Apple Inc. and Samsung Electronics Co. reported they made no progress toward narrowing their dispute over smartphone and computer tablet patents, increasing the chances a jury will decide the matter starting Aug. 21.
The companies said yesterday they weren’t able to narrow the scope of claims at issue in the lawsuit in out-of-court talks.
The judge overseeing the case in federal court in San Jose, California, asked the parties to try to simplify the dispute, while also ordering the chief executives of the two companies to talk one more time before a jury begins deliberating.
“I think it’s too late to hold out much hope that the parties will settle before the jury comes back,” Mark Lemley, a Stanford University law professor, said yesterday by e-mail after the companies’ reported to the court. “When there is a settlement -- and there will be -- it will be a global deal involving more than just this case.”
Suits over technology patents between the companies are active on four continents. Lemley said the patent portfolios for both sides are too deep and broad not to settle and there’s a risk that both parties could face injunctions blocking the sale of their products. Apple is seeking to make permanent a preliminary ban it won in court in San Jose on U.S. sales of a Samsung tablet, and to extend the ban to Samsung smartphones.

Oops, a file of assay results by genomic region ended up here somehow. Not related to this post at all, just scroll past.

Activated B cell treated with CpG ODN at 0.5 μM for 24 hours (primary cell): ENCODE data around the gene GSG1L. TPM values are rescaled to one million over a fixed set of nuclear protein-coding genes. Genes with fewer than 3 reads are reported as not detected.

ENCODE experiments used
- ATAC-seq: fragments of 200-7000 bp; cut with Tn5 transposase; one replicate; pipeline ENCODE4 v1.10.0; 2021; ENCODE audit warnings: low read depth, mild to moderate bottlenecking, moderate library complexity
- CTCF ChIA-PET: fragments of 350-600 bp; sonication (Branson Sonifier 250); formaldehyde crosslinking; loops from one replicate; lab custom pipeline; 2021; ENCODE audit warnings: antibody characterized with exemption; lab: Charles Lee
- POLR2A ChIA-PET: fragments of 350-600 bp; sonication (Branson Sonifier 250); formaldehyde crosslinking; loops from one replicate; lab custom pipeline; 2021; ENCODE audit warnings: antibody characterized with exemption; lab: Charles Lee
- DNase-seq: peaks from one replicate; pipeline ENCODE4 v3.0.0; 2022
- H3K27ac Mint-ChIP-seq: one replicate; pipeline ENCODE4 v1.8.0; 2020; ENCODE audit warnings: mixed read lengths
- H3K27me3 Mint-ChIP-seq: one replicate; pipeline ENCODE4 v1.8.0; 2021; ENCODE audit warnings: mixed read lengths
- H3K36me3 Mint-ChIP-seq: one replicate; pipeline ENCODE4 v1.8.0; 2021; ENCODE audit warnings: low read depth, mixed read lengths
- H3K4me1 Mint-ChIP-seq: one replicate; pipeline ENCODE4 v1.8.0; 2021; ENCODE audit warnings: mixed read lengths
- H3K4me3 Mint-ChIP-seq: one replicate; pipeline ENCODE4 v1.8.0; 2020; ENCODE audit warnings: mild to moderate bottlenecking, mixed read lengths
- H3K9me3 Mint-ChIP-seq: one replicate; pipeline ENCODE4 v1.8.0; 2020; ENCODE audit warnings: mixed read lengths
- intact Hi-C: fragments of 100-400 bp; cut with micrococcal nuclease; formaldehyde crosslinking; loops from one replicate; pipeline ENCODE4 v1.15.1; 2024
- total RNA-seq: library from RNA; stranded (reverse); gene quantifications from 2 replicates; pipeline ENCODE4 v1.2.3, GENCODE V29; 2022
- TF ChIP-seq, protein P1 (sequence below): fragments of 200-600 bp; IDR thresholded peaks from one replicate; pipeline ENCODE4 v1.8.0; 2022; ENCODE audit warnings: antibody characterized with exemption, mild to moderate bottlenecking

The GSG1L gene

U.S. District Judge Lucy Koh last week directed the companies to report no later than yesterday on whether “there has been some successful horse trading” to streamline and simplify claims in the case.
Koh said she remained “pathologically optimistic” a settlement could be reached. Barring such an agreement, she said, she hoped to simplify the matter for jurors, who are to begin deliberating Aug. 21.
“The parties have met and conferred about case narrowing, but have not been able to narrow their cases further,” according to a joint filing signed by attorneys on both sides. The filing didn’t refer to talks between the CEOs, Tim Cook at Apple and his counterpart at Samsung, Kwon Oh Hyun.
Adam Yates, a spokesman for Suwon, South Korea-based Samsung, declined to comment on yesterday’s filing. Kristin Huguet, a spokeswoman for Cupertino, California-based Apple, also declined to comment.
Apple sued Samsung in April 2011, accusing it of copying patented designs for mobile devices, and Samsung countersued. The case is the first to go before a federal jury in a battle for dominance in a smartphone market valued by Bloomberg Industries at $219.1 billion.
The case is Apple Inc. v. Samsung Electronics Co. Ltd., 11-cv-01846, U.S. District Court, Northern District of California (San Jose).